The tiny Caribbean nation has inked a deal with leading metaverse platform Decentraland to legally declare digital real estate to build its virtual embassy.

Barbados has broken new ground as it prepares to become the first sovereign country with an embassy in the metaverse.

The tiny Caribbean island nation signed an agreement on November 14 with Decentraland, one of the largest and most popular crypto-powered digital worlds, to “outline the baseline development elements for its metaverse embassy.”

The metaverse has become a buzzword for the future of the internet, notably after social media giant Facebook made headlines last month by rebranding itself as “Meta” in its push to stake out territory in the new online social space.

“Barbados looks forward to welcoming the world in its metaverse embassy,” said Senator Jerome Walcott, the nation’s foreign minister.

In a press release, the government said that “Barbados’ Metaverse Embassy will be at the centre of activities to advance the growth of stronger bilateral relationships with governments globally.”

The launch of the embassy is tentatively scheduled for January 2022. In the real world, Barbados has less than 20 diplomatic missions, and still plans to maintain its physical embassies.

The Barbadian Ministry of Foreign Affairs and other governmental bodies reviewed plans over the course of several months. The move to purchase virtual land was approved by its cabinet in August.

The Barbadian government is also finalising agreements with Somnium Space, SuperWorld and other Metaverse platforms, according to CoinDesk.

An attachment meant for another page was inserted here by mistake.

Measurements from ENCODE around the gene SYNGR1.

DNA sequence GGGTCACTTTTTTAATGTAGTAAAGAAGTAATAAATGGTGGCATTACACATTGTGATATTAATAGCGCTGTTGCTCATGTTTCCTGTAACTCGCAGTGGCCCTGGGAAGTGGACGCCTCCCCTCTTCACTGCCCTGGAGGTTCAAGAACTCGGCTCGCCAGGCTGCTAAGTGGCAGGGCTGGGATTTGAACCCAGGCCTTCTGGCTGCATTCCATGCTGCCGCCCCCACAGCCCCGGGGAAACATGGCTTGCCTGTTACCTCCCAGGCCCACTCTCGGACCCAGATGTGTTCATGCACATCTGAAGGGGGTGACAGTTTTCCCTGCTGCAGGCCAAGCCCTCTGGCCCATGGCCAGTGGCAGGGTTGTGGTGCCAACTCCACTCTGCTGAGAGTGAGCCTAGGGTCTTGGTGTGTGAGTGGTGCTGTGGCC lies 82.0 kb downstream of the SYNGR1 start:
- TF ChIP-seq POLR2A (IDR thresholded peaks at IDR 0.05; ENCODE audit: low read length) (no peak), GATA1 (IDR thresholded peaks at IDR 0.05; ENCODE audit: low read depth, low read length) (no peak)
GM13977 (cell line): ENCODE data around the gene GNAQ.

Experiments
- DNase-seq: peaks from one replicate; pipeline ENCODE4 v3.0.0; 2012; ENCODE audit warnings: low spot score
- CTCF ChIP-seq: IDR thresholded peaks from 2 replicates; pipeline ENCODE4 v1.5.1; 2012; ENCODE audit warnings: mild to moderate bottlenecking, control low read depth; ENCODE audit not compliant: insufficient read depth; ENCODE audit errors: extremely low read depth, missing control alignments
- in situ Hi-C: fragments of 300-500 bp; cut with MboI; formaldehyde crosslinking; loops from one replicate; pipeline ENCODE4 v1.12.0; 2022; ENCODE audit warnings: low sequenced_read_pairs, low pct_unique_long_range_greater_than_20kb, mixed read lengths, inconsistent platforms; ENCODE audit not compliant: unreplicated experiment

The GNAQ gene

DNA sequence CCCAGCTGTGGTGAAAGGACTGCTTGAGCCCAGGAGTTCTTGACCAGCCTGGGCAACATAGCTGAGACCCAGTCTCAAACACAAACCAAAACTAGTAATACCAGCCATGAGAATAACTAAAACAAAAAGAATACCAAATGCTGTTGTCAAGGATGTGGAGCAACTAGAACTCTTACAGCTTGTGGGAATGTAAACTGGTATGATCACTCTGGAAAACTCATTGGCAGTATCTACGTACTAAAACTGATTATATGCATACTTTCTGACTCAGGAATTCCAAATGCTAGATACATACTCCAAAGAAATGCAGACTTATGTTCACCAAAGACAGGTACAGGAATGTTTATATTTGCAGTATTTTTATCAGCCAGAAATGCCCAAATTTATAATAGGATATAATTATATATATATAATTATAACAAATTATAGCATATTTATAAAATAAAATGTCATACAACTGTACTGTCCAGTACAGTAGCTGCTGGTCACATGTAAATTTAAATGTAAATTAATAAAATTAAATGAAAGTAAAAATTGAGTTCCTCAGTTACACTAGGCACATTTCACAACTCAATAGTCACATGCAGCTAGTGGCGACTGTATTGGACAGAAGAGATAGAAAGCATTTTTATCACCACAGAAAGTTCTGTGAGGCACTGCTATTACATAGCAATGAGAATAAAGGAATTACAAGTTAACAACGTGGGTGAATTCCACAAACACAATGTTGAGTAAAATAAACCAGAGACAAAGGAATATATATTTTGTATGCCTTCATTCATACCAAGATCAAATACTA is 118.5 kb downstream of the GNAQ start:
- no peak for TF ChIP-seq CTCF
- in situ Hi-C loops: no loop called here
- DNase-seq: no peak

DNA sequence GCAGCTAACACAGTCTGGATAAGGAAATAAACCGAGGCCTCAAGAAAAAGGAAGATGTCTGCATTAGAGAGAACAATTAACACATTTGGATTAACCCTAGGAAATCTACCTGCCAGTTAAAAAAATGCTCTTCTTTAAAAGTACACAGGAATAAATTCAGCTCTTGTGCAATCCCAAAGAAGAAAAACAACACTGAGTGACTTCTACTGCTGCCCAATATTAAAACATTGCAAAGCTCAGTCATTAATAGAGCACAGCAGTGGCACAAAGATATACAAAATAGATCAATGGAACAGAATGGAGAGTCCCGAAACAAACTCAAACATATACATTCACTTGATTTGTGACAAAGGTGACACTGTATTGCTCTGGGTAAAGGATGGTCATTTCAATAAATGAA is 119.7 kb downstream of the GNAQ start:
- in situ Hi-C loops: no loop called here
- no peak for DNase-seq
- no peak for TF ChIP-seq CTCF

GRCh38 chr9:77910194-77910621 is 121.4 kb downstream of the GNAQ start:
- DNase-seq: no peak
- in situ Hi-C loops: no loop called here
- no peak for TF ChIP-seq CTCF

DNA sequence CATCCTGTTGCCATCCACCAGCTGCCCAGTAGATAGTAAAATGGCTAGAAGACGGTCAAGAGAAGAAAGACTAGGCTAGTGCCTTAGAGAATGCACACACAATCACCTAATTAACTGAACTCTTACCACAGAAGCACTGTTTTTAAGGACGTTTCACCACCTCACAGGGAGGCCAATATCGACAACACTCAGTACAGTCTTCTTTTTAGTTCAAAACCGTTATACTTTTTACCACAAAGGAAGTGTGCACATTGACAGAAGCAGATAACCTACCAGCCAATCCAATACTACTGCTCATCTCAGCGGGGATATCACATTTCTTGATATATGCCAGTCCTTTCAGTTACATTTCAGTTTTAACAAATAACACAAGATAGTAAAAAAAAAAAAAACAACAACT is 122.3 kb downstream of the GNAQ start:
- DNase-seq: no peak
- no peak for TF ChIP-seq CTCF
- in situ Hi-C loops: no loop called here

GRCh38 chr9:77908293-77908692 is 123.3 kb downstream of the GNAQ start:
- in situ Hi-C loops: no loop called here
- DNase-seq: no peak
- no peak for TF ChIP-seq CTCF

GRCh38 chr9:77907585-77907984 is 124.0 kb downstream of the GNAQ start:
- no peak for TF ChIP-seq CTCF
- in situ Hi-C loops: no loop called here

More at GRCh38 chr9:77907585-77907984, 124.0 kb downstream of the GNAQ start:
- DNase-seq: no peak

The various projects will identify and purchase land, build virtual embassies and consulates, develop facilities to provide “e-visa” and other consular services, and construct a “teleporter” that will allow users to transport their avatars between various digital worlds.

Barbados’ ambassador to the UAE, Gabriel Abed, is the spearhead behind the idea of pursuing a digital embassy. Abed is also the co-founder and CEO of a crypto FinTech company Britt, which was behind the development of Africa’s first central bank digital currency, Nigeria’s e-Naira.

In an interview with CoinDesk, Abed said the Barbadian government views the move as a unique diplomatic opportunity.

“This is a way for Barbados to expand its diplomatic missions beyond the 18 it currently has with 190+ countries around the world. This allows us to open the door, using technology diplomacy which then extends to cultural diplomacy – the trade of art, music, and culture,” he said.

Abed added that “e-visas” will be issued and the embassy will comply with international law and the Vienna Convention, which lays out the rights and protections granted to consuls and embassies.

Ultimately, Abed envisions a coordinated effort to build upon the Decentraland purchase and snap up digital land in a variety of metaverses.

“The idea is not to pick a winner – the metaverse is still very young and new, and we want to make sure what we build is transferable across the metaworlds,” he said.

It is perhaps less of a surprise that Barbados is leading the way in the realm of digital adoption, given that it has been among the most cryptocurrency-friendly countries.

Barbados has also led the charge on the development of a digital currency called DCash, which is currently being rolled out in four of the eight member countries of the Eastern Caribbean Currency Union, including Antigua and Barbuda, Grenada, Saint Kitts and Nevis, and Saint Lucia.

Source: TRT World